Ontario Premier Doug Ford announced on Thursday that his government is committing $40-million over three years for the auto sector, with a focus on modernization and innovation.
The first phase of the new plan, called Driving Prosperity, includes $10-million for auto modernization, $3.2-million for online learning and $19-million for new internships and training opportunities.
The money is part of a 10-year plan for strengthening the auto sector’s competitiveness, which comes as General Motors Co. plans to shut down a plant in Oshawa, Ont., at the end of the year – a move that will see 2,600 workers lose their jobs.
"We’re going to help the industry,” Mr. Ford said during the announcement at a manufacturing plant in Woodbridge, Ont.
“We’re taking immediate action to build a competitive business climate to drive innovation and support our talented work force."
Economic Development Minister Todd Smith said part of the plan is aimed at workers such as those at GM, who can be retrained and still work in the auto sector.
“We want to give those auto workers an opportunity to get trained quickly,” Mr. Smith said. “Micro-credentialling is part of our plan, so they can get up to speed and not just continue jobs in the current wave of auto sector jobs, but in the automobile sector of the future," he added, referring to the process of earning certifications for specific skills.
A micro-credentials pilot will focus on targeted retraining for highly specific skills. The province will also modernize apprenticeship training, with the goal of making it more responsive to auto-sector needs.
The funding also includes a portion to be matched by private sector.
An automotive modernization program to help parts suppliers become more innovative will make $10-million available to small and medium-sized suppliers, which can each qualify for up to $100,000 as long as the company itself matches the funds.
Flavio Volpe, president of Automotive Parts Manufacturers’ Association, said the announcement mirrors what suppliers have been asking of the government for years.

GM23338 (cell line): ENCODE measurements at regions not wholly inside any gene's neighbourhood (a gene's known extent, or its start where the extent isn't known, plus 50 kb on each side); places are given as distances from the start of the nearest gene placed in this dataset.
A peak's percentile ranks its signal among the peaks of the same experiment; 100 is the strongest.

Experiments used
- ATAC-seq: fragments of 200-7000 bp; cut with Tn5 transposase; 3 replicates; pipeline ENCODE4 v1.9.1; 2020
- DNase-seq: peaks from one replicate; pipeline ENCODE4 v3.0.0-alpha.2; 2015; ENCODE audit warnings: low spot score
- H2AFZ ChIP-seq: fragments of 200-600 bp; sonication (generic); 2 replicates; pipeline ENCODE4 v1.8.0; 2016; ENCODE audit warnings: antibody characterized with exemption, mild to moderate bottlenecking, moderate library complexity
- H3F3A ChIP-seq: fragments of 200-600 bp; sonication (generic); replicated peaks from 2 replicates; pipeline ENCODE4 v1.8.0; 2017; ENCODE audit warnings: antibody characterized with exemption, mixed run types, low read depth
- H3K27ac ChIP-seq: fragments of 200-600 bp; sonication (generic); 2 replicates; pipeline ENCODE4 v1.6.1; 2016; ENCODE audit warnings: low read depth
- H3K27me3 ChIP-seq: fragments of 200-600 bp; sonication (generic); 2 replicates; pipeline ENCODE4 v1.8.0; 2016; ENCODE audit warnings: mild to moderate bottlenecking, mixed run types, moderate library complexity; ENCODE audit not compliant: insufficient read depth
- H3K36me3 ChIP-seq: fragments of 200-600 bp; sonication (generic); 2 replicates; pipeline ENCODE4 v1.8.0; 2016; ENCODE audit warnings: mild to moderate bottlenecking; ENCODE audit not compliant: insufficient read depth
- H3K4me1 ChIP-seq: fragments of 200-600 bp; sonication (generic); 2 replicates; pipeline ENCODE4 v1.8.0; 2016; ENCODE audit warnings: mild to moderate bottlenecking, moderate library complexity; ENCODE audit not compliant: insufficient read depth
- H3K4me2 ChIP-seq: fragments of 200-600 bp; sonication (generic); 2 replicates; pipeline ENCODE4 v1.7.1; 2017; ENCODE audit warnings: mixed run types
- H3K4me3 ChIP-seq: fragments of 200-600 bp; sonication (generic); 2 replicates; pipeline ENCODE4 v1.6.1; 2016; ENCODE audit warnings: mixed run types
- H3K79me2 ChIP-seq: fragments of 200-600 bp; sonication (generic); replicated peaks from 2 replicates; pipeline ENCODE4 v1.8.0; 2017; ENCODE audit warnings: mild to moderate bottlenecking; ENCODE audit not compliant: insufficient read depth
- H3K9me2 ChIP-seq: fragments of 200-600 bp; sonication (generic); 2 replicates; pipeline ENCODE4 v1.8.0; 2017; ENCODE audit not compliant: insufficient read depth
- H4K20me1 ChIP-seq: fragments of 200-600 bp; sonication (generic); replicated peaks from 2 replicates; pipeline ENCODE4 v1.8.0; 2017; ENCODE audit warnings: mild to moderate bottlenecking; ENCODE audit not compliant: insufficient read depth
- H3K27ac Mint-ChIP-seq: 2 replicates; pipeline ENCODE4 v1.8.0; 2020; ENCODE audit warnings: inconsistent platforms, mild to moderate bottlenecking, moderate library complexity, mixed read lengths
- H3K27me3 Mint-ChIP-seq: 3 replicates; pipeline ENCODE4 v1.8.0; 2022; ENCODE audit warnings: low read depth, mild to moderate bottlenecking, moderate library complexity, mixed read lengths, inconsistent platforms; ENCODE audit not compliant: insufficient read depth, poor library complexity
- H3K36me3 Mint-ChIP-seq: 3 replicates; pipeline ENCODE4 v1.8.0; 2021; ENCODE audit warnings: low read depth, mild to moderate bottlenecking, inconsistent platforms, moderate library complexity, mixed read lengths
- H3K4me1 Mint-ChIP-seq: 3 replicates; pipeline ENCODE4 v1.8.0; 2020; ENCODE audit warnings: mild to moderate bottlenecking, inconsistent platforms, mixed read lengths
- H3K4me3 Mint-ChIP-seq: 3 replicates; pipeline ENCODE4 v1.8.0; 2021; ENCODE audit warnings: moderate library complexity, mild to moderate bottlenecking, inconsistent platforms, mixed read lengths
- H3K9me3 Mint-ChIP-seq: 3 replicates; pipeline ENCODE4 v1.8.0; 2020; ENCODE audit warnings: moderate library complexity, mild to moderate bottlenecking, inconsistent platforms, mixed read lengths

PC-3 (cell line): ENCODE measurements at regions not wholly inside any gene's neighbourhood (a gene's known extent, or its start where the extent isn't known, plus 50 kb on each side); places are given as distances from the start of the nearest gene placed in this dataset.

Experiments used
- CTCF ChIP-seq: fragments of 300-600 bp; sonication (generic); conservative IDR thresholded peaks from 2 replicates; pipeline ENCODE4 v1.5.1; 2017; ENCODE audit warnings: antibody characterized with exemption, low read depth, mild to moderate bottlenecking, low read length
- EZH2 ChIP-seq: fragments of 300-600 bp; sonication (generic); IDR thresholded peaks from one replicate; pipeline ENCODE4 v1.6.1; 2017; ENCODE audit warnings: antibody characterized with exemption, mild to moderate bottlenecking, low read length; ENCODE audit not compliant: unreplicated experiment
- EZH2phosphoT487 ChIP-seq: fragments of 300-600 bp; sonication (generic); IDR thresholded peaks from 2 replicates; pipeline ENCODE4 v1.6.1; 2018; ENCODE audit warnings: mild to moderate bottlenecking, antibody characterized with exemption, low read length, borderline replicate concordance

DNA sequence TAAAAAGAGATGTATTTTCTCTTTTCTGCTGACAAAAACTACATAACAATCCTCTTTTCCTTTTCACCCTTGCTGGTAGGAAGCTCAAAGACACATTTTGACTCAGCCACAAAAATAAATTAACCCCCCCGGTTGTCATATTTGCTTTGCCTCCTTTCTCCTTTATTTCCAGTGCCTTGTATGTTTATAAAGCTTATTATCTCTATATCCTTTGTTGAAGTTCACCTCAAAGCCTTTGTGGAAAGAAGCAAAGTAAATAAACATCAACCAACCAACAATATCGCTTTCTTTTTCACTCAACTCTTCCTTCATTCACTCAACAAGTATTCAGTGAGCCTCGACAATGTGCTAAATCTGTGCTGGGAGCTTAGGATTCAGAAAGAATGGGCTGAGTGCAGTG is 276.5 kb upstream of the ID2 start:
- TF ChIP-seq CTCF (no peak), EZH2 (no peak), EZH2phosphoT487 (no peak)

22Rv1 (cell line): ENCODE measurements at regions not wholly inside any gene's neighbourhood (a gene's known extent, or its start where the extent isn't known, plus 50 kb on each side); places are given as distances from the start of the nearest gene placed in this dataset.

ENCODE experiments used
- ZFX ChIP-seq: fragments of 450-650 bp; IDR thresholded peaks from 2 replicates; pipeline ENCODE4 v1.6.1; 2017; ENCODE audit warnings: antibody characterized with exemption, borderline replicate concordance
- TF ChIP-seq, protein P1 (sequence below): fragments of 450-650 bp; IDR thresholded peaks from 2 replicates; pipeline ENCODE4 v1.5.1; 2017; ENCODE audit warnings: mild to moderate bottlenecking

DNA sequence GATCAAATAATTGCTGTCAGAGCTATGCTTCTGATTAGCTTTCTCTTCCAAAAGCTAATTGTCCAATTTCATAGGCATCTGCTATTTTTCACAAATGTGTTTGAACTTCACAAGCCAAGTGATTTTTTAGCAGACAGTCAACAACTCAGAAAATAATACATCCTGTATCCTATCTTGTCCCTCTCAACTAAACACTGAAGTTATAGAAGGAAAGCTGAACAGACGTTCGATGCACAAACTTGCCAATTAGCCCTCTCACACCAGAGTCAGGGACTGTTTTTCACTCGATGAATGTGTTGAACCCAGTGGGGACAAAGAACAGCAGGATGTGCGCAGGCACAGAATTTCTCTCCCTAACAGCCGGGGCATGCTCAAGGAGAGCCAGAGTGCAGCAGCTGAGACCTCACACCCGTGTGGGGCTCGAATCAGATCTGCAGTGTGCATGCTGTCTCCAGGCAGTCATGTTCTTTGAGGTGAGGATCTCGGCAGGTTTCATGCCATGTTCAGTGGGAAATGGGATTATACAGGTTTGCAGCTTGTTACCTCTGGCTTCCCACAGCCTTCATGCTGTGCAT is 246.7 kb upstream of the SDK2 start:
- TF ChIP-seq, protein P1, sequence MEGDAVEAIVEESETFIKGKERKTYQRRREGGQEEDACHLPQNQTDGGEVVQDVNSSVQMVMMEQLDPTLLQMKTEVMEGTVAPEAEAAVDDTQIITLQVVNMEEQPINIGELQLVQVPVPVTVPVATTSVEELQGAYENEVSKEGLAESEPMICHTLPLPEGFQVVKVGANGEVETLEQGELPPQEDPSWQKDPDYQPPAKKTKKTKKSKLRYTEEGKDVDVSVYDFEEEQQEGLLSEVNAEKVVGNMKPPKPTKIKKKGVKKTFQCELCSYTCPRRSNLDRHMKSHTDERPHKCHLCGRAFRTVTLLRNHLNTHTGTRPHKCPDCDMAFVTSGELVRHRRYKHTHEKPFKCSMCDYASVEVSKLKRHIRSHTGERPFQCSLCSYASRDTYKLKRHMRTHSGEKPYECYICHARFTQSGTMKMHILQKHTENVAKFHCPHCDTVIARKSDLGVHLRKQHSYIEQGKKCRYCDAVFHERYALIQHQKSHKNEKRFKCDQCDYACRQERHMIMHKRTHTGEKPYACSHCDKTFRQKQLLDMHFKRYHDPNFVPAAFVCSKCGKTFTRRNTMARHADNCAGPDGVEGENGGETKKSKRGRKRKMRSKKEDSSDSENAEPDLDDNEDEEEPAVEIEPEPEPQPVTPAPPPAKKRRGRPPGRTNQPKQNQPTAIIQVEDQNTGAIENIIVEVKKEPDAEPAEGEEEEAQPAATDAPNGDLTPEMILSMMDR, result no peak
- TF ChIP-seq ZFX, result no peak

“The supply sector isn’t asking for hundreds of millions of dollars," he said. “What’s important is as long as the automakers stay here, and make cars here, and buy parts from us, we’ve got a very healthy and efficient business.
“I think it’s a good first step. This is the kind of stuff we’ve been asking for years. I’m happy somebody listened.”
The announcement came hours before Sting performed songs from his new musical, which playing in Toronto, for GM workers.
Speaking in Oshawa, NDP Leader Andrea Horwath said Mr. Ford’s announcement does not reflect a broad strategy for helping auto-sector workers.
“It’s not going to make a big difference. And it’s unfortunate, because he’s walked away from a really important industry in Ontario, and it’s people like the ones we see today here in Oshawa who are going to feel the pain,” Ms. Horwath said.
Taking questions from reporters, Mr. Ford also criticized the strategy of Unifor, Canada’s largest private-sector union, which has called for a boycott of GM vehicles made in Mexico as part of its campaign to save the GM Oshawa assembly plant. The union recently bought a Super Bowl ad against GM.
“Keep in mind GM still has close to 5,000 people employed here in Ontario. So why attack General Motors, you know? … I wouldn’t do it,” Mr. Ford said.
In response to Mr. Ford’s comments on Thursday about union’s campaign, Unifor president Jerry Dias said the Premier should resign “for lack of courage.”
“Here’s a person that talks about creating jobs in Ontario, yet he doesn’t have the guts to fight the ones that we have here," Mr. Dias said.
With a report from The Canadian Press